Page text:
Sticker announcing homes under quarantine, outside homes in Delhi. | AAPInNews | Twitter
Sticker announcing homes under quarantine, outside homes in Delhi. | AAPInNews | Twitter
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New Delhi: The Delhi government has started the process of marking homes of people advised to stay in quarantine in the wake of the coronavirus outbreak. The move, it says, is aimed at “cautioning others for their own safety”.

Chief Minister Arvind Kejriwal Sunday tweeted clarifying the purpose of the exercise.

“Delhi govt is marking all homes with persons advised to home quarantine. I appeal to all not to stigmatize such families. Please be empathetic and supportive towards them,” he wrote in the post.

In Chandigarh too, the Union Territory Administration has started labelling houses of those who have been recommended home quarantine to alert visitors.

This is, however, not unprecedented. Similar measures have been taken in the past to isolate people during epidemics and pandemics.

“…societies have, since ancient times, used strategies to isolate persons with disease from unaffected persons,” infectious disease specialist Paul S. Sehdev wrote in his paper on The Origin of Quarantine.


Also read: Why Singapore isn’t in a coronavirus lockdown — as told by a doctor of the country


Here is a list of a few such instances from the past.

Yellow fever

The ‘yellow flag’ has remained a universal symbol of quarantine, especially in maritime history. These flags, which are sometimes referred to as the ‘yellow jack’, were hoisted on ships when there was an outbreak of yellow fever or cholera. In Gabriel Garcia Marquez’s fiction book Love in The Time of Cholera, which is set in what seems to be 19th century Colombia, protagonist Florentino Ariza hoists the yellow flag of cholera.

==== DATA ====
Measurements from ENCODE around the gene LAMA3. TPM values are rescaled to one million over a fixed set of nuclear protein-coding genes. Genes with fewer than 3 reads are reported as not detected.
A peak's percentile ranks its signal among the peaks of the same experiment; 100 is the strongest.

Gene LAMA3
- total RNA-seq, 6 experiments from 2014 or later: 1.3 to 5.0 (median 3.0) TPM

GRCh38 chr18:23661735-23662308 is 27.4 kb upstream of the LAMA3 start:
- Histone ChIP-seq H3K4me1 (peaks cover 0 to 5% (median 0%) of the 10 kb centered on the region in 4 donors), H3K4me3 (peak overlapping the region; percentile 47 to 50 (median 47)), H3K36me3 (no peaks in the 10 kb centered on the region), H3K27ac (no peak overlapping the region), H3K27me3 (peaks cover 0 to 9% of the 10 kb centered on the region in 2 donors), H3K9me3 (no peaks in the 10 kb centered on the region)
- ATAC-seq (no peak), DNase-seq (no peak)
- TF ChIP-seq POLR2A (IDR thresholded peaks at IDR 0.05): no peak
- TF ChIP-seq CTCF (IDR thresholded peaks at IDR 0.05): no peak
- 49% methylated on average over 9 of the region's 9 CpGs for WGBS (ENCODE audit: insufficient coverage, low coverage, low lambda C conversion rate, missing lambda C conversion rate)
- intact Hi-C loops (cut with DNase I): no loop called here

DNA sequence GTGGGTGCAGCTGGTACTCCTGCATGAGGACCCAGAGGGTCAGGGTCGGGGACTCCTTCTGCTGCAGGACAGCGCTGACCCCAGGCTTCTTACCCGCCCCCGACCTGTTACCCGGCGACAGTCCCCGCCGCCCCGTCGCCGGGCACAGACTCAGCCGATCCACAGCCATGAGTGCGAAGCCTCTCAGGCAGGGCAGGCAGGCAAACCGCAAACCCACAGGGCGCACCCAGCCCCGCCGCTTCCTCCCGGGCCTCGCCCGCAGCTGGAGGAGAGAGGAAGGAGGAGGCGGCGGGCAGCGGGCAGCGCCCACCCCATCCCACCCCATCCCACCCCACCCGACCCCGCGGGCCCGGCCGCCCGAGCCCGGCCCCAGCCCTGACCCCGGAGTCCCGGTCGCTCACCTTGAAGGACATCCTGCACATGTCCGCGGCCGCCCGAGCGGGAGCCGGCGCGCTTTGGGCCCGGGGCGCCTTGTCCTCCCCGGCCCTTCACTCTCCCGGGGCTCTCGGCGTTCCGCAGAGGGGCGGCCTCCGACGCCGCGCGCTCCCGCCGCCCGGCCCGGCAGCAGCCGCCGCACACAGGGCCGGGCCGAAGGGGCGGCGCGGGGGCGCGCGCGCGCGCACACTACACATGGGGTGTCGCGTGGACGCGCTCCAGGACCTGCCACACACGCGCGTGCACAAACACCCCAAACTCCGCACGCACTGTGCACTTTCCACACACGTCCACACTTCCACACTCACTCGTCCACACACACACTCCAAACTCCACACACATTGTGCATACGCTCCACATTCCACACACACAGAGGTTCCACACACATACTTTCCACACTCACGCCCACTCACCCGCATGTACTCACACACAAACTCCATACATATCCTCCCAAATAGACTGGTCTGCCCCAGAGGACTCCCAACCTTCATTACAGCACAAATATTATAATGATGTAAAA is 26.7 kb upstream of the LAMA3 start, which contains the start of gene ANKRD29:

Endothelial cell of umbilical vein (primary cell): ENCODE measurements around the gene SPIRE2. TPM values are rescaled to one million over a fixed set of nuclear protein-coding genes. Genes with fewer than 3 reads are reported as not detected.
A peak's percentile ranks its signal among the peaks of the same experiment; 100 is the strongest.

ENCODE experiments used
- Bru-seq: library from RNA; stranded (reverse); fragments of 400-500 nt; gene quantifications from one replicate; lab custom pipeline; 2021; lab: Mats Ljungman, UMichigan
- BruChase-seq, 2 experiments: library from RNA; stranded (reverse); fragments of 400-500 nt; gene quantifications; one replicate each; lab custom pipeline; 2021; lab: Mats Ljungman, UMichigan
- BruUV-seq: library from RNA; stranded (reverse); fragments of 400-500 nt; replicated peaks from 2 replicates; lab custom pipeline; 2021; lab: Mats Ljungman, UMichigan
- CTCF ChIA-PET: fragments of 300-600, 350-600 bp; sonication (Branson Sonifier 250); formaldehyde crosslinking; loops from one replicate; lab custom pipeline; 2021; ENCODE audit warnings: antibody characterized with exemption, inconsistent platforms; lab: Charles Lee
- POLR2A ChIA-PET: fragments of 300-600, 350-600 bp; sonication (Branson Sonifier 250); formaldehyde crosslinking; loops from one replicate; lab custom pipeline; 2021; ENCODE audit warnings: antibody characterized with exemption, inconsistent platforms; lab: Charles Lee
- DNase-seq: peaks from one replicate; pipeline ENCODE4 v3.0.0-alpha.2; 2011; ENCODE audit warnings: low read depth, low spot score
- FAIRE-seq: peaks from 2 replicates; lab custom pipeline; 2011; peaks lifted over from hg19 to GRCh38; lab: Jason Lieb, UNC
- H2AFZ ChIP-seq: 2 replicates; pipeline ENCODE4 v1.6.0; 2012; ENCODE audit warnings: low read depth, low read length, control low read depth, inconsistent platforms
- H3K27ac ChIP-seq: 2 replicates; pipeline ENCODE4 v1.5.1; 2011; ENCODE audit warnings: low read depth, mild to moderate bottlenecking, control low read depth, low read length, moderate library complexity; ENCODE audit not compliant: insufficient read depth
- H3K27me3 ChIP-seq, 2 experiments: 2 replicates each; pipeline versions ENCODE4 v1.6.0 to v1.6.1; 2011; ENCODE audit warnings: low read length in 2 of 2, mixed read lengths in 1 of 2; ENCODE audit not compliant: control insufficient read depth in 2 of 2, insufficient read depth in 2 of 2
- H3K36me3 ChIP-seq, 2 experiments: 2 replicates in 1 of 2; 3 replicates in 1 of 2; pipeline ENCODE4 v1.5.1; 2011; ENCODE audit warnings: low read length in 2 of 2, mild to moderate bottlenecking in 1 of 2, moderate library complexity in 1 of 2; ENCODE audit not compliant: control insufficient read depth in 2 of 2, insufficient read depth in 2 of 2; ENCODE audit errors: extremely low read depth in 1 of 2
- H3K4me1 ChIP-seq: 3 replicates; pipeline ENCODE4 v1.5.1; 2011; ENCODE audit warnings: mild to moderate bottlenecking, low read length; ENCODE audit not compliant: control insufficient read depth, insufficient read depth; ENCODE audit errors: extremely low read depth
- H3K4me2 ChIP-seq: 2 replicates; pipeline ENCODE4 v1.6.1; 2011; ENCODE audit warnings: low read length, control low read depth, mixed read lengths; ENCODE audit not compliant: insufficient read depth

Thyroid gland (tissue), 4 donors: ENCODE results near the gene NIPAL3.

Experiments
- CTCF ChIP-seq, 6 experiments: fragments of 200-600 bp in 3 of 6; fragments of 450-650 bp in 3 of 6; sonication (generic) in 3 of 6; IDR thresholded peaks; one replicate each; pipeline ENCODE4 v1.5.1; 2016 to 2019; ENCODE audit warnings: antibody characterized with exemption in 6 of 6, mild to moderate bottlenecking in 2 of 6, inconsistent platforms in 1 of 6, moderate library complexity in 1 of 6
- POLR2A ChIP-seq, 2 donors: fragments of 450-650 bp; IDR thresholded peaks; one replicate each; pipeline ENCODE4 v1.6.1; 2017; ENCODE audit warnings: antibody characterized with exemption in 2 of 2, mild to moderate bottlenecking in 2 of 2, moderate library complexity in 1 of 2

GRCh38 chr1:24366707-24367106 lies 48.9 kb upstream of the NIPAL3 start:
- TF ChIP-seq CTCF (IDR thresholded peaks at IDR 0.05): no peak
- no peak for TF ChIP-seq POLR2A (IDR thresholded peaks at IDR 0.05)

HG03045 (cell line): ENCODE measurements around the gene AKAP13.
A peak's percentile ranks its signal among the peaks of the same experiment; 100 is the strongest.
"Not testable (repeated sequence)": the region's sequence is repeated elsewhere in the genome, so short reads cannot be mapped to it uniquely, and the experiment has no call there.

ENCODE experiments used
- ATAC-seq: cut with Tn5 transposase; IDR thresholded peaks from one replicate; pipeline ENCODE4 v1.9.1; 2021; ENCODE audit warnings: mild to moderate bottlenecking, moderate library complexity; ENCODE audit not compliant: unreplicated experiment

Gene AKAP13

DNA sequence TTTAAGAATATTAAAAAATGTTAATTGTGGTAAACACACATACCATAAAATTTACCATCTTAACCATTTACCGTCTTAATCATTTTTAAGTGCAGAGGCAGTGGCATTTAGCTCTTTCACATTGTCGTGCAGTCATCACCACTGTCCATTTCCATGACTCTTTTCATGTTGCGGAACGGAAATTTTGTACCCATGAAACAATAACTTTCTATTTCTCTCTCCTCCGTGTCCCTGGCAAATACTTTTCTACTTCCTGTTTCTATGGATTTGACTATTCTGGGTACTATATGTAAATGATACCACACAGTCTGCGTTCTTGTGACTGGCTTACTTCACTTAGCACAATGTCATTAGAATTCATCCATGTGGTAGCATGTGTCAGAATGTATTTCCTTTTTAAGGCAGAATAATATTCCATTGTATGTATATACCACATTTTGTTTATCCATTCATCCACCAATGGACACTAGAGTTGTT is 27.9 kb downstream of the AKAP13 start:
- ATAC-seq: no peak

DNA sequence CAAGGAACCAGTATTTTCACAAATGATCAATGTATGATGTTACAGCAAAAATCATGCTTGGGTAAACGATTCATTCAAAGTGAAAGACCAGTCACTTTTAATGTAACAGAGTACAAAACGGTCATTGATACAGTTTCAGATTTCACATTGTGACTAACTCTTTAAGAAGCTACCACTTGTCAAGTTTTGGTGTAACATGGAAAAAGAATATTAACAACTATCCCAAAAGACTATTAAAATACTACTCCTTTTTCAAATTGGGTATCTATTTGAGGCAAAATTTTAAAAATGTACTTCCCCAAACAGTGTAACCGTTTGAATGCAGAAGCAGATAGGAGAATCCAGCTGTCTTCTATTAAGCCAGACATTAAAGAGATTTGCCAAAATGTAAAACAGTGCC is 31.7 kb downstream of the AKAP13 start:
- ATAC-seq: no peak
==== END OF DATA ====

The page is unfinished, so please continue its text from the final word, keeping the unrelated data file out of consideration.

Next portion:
Great plague of 1665

Among the most well-known instances of houses being marked is the bubonic plague in London, which lasted from 1665 to 1666. Houses of plague victims were sealed off and a red cross was marked on the doors along with the words, ‘Lord, have mercy on us’.

English writer Daniel Defoe, in his novel ‘A Journal of the Plague Year’, documented the orders that were given by the mayor at the time. “That every house visited be marked with a red cross of a foot long in the middle of the door, evident to be seen, and with these usual printed words, that is to say, ‘Lord, have mercy upon us’ to be set close over the same cross, there to continue until lawful opening of the same house,” Defoe had written.

1918 Spanish flu

The devastating Spanish flu of 1918 claimed an estimated 50 to 100 million lives worldwide. The period saw people collapsing and dying everywhere from the pandemic.

In India, the Spanish influenza claimed somewhere between 10 and 20 million lives. Social distancing became a widespread practice. In some countries, shaking hands was made illegal. In the United States, families put crepe paper on doorways to mark deaths inside — white for babies, purple for younger people.

Samoa measles outbreak in 2019

Last year, during the measles outbreak in Samoa — an island nation in the Pacific Ocean — the government used the centuries-old tactic asking people to hang red flags outside houses where people had not been vaccinated. The government at the time, led by Prime Minister Tuilaepa Sailele Malielegaoin, had hoped that this strategy would expedite the door-to-door vaccination campaigns that had been launched to combat the outbreak.


Also read: India locks down to prevent COVID-19 spread — here are restrictions imposed in your state


 

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